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Couple by a Lake
Couple by a Lake

Act on Your Goals, Not Your Feelings

Sherry Tucker, LSCW
October 29, 2007

Have you ever wished you could take back words you’ve said in anger? Have you ever regretted hurting someone you love by voicing some feeling or thought impulsively? You probably have – we all say things at times without fully considering the impact of our words. Part of being in relationships is sometimes being angry with people we love or care about. So, how do you voice your thoughts and feelings in an honest way without causing hurt and damage to the ones you love? How do you express your aggressive feelings constructively?

A helpful concept to assist you in confronting others constructively is to "act on your goals, not your feelings." In order to follow this guiding principle, you first have to always remember that there is a difference between feelings and actions. You may say “of course – I know that,” but in the heat of an argument or a problem many bright, mature, kind, good people totally forget the difference and may say harsh words. A feeling is an internal awareness of an emotion; feelings are what we think about and feel inside. Actions are the external behaviors we do based on what we think and feel. Having a feeling does NOT mean you have to act on it. Sometimes people will justify acting on their feelings impulsively by saying “I was just being honest.” Or they blame the person they are angry with and say “you MADE me do it – you made me SO mad.” Or they just fall back on “I couldn’t help it” (which, for some highly emotional people literally feels true).

For instance, maybe the baby kept you up all night and your husband forgot (AGAIN- for the millionth time) to take the trash out. Now there’s a backlog of smelly, messy garbage that’s going to stink up the house for five more days until the trash truck comes back. So, in addition to being angry about no sleep, you’re furious at your husband for his chronic forgetfulness. You forget you love him, forget he’s a good guy most of the time and you throw some insult at him like “you’re an idiot – you always forget – what’s the matter with you??” Or your wife promises to stay within the budget but you discover she’s charged $500 worth of clothes you don’t think she needs after you’ve forgone new golf clubs. And this is not the first time she’s ignored the agreement to stick to the budget. Plus, you didn't get the bonus you were expecting at work so you feel embarrassed and upset about that too. In anger, you say with cold sarcasm “the only thing I ask of you is to keep the house clean and stick to the budget – too much to handle huh?” (By the way, your wife is unhappy and embarrassed about not being able to find full time employment in her field, so down deep you know that will hurt her….just like she hurt you).

So, what do you DO with all these intense, angry, outraged feelings? You THINK. Hold onto your feelings and think to yourself “what do I want here?” Is it more important to be right, to say the truth exactly as we see it, pay him/her back for being unfair etc. etc. etc.? Or is it more important to have a good relationship and be effective at influencing our partners to cooperate and care about our feelings? Life is about choices. We can’t always get to be totally honest AND effectively influence people. We just can't. We can’t always get to say the truth exactly as we like AND preserve a loving relationship. If you insult your wife about her money skills, is that going to help you get your goal of influencing her to follow the budget? Probably not. More likely she’ll resent you for hitting her below the belt, dig her heels in and get more rebellious. Is insulting your husband for being forgetful going to help you achieve your goal of getting him to remember chores? Again, most likely not. He’ll probably feel hurt, feel bad about himself and resist cooperating. So, is the short-term satisfaction of letting feelings fly out of our mouths in impulsive comments worth the longer term cost of humiliating and hurting someone we love? Most people would assess the cost/benefit and say no. The cost in guilt for being nasty, hurting someone, inciting resistance and rebellion is probably not worth the benefit of “being honest."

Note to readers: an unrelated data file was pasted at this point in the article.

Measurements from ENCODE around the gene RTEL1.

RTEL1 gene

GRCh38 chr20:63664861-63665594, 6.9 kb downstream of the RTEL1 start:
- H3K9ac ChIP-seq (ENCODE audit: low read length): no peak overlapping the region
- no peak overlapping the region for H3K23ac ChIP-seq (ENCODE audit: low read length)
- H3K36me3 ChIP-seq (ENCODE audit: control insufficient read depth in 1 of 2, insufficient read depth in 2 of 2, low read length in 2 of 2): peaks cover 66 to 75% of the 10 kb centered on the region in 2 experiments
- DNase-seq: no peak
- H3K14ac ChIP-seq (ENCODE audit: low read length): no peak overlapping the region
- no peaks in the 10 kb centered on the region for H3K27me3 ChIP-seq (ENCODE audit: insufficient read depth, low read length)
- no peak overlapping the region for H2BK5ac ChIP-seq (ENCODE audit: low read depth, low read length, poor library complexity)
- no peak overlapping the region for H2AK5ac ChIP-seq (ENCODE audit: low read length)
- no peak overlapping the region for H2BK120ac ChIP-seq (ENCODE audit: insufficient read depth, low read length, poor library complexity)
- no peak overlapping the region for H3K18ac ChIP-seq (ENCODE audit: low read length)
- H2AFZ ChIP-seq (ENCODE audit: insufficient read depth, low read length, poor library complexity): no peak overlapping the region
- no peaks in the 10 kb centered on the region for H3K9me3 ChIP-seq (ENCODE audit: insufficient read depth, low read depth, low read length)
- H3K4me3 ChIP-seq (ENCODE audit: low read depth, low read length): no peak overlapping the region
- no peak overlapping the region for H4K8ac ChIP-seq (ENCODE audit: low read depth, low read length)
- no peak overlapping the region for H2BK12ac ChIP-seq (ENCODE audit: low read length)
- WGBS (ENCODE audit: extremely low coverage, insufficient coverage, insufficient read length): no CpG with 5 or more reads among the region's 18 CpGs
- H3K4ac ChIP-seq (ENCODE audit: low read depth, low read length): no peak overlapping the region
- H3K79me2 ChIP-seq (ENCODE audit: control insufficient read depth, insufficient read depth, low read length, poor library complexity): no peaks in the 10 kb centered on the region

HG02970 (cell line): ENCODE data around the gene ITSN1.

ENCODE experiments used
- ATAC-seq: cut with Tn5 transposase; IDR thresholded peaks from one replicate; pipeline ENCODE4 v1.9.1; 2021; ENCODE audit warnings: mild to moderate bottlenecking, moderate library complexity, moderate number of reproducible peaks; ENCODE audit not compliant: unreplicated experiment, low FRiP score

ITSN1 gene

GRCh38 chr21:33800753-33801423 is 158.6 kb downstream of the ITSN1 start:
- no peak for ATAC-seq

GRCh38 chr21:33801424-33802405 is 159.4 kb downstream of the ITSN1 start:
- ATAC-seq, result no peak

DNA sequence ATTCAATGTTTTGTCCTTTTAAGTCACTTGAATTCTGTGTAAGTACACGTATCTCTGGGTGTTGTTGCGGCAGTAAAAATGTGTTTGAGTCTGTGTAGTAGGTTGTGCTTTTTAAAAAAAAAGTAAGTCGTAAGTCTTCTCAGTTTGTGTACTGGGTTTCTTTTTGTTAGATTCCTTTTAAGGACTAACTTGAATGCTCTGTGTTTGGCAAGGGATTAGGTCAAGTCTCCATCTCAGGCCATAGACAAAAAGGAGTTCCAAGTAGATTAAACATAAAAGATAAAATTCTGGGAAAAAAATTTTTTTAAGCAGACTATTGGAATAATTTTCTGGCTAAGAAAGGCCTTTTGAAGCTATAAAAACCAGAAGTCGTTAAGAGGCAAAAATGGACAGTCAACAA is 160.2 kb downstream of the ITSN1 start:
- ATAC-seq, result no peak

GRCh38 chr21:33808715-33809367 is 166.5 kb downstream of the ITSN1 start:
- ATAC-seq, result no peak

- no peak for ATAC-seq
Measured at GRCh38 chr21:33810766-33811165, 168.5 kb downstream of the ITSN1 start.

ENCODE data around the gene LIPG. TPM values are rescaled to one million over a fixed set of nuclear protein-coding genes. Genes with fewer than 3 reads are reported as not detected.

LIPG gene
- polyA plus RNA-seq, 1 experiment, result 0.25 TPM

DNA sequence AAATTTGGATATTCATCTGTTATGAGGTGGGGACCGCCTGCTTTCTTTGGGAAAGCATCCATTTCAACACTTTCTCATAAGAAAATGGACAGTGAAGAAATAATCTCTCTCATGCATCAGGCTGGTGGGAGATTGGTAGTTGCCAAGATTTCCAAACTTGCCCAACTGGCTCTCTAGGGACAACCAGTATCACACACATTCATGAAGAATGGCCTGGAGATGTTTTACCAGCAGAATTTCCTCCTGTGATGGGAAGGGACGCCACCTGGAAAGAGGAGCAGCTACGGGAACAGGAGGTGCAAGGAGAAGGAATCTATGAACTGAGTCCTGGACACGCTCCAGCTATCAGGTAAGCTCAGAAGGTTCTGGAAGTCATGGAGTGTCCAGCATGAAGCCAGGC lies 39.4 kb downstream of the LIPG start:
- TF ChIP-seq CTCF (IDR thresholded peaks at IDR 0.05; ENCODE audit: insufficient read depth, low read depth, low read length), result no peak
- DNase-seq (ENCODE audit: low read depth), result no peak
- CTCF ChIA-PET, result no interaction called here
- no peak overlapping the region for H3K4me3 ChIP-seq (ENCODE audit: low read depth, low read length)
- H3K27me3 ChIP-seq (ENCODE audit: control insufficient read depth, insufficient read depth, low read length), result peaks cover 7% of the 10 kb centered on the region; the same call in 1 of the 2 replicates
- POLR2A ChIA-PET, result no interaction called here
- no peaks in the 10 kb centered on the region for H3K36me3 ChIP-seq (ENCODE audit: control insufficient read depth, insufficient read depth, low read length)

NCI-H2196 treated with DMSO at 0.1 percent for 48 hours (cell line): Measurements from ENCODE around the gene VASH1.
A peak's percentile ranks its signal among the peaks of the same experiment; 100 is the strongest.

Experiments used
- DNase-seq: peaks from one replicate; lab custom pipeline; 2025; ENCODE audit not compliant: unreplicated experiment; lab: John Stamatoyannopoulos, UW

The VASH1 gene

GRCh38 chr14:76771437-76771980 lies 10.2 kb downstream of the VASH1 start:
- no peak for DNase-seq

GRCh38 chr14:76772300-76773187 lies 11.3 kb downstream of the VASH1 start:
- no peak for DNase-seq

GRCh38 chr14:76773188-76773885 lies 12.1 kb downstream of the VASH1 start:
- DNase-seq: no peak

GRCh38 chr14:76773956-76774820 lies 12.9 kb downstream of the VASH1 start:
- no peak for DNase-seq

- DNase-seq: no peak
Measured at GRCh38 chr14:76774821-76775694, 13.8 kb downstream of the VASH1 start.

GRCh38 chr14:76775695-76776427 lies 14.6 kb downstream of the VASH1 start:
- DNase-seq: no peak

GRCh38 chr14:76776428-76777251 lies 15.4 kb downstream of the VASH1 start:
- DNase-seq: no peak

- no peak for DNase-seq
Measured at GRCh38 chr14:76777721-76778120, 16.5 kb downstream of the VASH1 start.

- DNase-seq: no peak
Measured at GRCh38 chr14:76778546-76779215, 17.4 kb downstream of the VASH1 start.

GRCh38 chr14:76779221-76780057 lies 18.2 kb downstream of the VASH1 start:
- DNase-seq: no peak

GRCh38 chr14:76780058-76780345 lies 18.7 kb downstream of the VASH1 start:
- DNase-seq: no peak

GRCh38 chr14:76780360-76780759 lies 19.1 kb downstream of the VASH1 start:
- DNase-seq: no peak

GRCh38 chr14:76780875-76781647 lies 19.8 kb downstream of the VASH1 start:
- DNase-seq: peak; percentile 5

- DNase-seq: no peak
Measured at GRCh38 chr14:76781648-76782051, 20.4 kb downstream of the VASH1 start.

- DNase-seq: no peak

My client, Jane, who has been struggling to have control over her angry outbursts told me recently that “this idea of acting on my goals, and not my feelings has totally changed my life." Jane and her husband were on the verge of separating – he couldn’t take her verbal abuse anymore and she was in trouble at work for being confrontational. She convinced her husband to give them some more time to work in the relationship and began to apply this principle as much as she could at home and at work. As she regained control and stopped demonstrating her pain and anger, she was able to better analyze and deal with the root causes of her pain. Although it was difficult, she persisted. Jane told me that as she practiced stopping herself from exploding and talked her feelings out first. Eventually it became easier and easier to do. She liked the side benefit of being seen as a nicer person and more importantly, she liked feeling like a nicer person. Her marriage is back on track with more constructive conversations and she has a much better relationship with her boss these days.

So, if you’re tempted to be impulsively honest especially when you’re angry or disappointed or hurt, the solution is to take a time out, breathe, think “what’s my goal here?” and act on the goal, not the feeling. You may not always get your way but you’ll certainly increase your chances!
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